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Leadership Advantage: What Atlanta’s finest steakhouse teaches us about process

September 19, 2022 -  By
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I’ve heard it many times: The landscape business is not rocket science. But you wouldn’t know it by the chaos that we seem to create constantly in our daily business experience.

(Photo credit: Liudmila Chernetska / iStock / Getty Images Plus / Getty Images)

(Photo credit: Liudmila Chernetska / iStock / Getty Images Plus / Getty Images)

I have yet to meet a landscape professional who isn’t committed to quality and service, even at the expense of redoing a job to make a client happy or to satisfy his or her own quality standards. But why can’t we seem to get it right the first time and every time, consistently? Let me draw an analogy between running a landscape business and operating a fine dining establishment.

One of my favorite entertaining spots in Atlanta is New York Prime Steak House. I never have to worry about having a fantastic dining experience when I visit with clients or friends. The team delivers excellence each and every time. How do they do it?

A process for everything

Successful restaurants, or any businesses for that matter, consistently deliver an excellent experience to their guests with a proven set of processes combined in a system that guarantees success. They don’t leave it up to chance.

One recent night after a great dinner with friends, I stopped to thank and compliment the manager, Jim. I asked him to share how he consistently “gets it right” time and time again.

The first thing he said was, “It’s my people — they’re great!”

“Yes, they are great,” I replied, “but what makes them great? I mean, a lot of places hire great people.” He said, “What makes our people great is our process.”

“Your process for what?” I asked.

Jim smiled and greeted another guest, then he said, “The process we have for everything.” He continued: “Our process for buying only the finest quality ingredients, our process for storing them in the safest way to keep them fresh, our process for choosing our menu items and our process for training our team, the process for how we greet you at the door, the process for how we seat you and serve you …”

Jim went on about how effective processes organize tasks into manageable groups that can be easily taught, measured and improved. He noted that while his people are sharp, the processes make them even sharper because they can focus on the guest experience rather than dealing with the chaos that can come with managing tasks.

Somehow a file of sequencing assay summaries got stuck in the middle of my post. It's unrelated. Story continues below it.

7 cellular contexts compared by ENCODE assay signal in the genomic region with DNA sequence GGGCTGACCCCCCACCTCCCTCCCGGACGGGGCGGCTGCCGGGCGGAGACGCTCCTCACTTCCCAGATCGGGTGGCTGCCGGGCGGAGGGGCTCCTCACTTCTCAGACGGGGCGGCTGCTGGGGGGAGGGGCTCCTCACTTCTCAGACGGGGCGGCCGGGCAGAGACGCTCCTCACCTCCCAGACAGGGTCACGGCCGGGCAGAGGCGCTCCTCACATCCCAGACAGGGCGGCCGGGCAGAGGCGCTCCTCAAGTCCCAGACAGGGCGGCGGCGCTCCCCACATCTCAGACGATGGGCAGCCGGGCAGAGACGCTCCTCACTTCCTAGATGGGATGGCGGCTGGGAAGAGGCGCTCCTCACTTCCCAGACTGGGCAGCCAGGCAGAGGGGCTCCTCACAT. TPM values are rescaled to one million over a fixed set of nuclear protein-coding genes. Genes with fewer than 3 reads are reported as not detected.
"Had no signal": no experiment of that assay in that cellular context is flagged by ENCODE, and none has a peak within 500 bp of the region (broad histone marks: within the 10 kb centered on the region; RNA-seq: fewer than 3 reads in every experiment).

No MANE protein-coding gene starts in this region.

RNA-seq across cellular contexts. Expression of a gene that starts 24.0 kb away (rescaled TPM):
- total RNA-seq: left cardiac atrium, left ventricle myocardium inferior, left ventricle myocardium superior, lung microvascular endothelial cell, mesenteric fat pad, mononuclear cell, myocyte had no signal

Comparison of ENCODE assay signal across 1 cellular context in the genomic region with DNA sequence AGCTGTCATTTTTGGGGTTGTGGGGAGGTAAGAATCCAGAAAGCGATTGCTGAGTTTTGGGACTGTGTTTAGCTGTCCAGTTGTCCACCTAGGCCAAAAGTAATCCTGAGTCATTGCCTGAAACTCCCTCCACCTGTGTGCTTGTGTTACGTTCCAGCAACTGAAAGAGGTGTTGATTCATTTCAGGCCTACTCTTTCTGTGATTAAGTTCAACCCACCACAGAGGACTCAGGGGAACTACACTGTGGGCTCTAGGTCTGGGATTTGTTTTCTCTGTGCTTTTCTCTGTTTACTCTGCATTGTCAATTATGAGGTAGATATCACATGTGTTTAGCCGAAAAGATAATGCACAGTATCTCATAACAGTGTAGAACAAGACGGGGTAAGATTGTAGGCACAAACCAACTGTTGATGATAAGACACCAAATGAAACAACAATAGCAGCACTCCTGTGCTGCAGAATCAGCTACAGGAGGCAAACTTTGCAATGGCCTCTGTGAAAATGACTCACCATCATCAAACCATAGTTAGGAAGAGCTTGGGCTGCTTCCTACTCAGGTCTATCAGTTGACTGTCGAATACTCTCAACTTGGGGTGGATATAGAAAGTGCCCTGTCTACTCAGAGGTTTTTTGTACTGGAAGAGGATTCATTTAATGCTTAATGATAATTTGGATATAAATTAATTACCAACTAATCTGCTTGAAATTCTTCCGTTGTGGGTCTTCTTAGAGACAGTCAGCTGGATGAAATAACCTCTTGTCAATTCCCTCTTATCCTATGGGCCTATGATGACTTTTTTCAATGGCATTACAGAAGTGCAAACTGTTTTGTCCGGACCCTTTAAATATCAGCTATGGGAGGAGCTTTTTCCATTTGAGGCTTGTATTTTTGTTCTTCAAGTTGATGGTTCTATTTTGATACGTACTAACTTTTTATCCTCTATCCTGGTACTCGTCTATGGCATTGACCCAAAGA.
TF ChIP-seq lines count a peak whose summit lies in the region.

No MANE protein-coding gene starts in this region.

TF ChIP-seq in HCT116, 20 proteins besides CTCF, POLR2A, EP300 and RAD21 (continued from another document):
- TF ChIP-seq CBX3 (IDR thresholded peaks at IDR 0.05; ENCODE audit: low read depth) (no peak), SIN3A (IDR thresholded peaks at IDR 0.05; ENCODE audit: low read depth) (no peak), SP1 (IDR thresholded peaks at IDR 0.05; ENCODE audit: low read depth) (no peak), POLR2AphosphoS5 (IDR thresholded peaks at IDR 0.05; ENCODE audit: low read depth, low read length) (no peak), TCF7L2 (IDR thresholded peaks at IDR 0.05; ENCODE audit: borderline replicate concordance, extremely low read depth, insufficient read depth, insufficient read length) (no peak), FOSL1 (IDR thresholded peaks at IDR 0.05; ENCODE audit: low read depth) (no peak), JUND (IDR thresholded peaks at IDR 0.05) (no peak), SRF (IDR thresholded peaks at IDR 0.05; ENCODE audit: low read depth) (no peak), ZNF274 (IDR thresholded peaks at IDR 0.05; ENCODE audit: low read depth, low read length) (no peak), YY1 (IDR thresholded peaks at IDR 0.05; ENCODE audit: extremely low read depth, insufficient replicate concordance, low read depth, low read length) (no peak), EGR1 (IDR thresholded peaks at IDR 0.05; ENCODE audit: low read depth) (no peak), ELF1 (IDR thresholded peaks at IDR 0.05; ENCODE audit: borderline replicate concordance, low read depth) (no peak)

I asked him how he set up all those processes and got his team to buy in. He replied, “Our entire business is made up of our system of delivering a quality dining experience to our guests. We realized that if we could become really good at delivering one fantastic meal experience, we could figure out how to replicate that.”

Some of Jim’s ideal dining experience outcomes include:

  • Profitability (not giving away meals because of incompetence).
  • Comparing current to ideal outcomes to identify gaps.
  • Prioritizing gaps in outcomes to build processes to yield desired outcomes.
  • Measuring gaps to boost processes.

By now, I hope you realize that this is not an article about the restaurant business. Market-leading companies don’t leave success up to chance. Operations intentionally design systems and processes that guarantee ideal outcomes.

Take-home message

What did Jim teach us about processes? Processes allow us to organize tasks into groups, help sharp people be even sharper, consistently achieve our ideal outcomes and focus on our clients rather than on tasks.

Process development starts by identifying ideal outcomes and comparing them to existing outcomes. Our businesses are composed of a multitude of sales. Each sale follows the same sequence from contract to completion. If we can determine how to produce one sale effectively and efficiently, and develop and document the process, then we should be able to replicate that process for every sale.

So, how many times do we need to hear about the value of standard operating procedures? This industry is too competitive to give away work or re-work, for that matter. Most landscape companies stuck along the way have failed to identify, develop, document and implement standard operating procedures.

Now that you know, don’t be one of them!

About the Author:

Thomas, founder of Envisor Consulting, has owned three of Atlanta’s most successful landscape companies. He is the COO of The Greenery and principal of Envisor Consulting. Reach him at kenthomas@envisorco.com.

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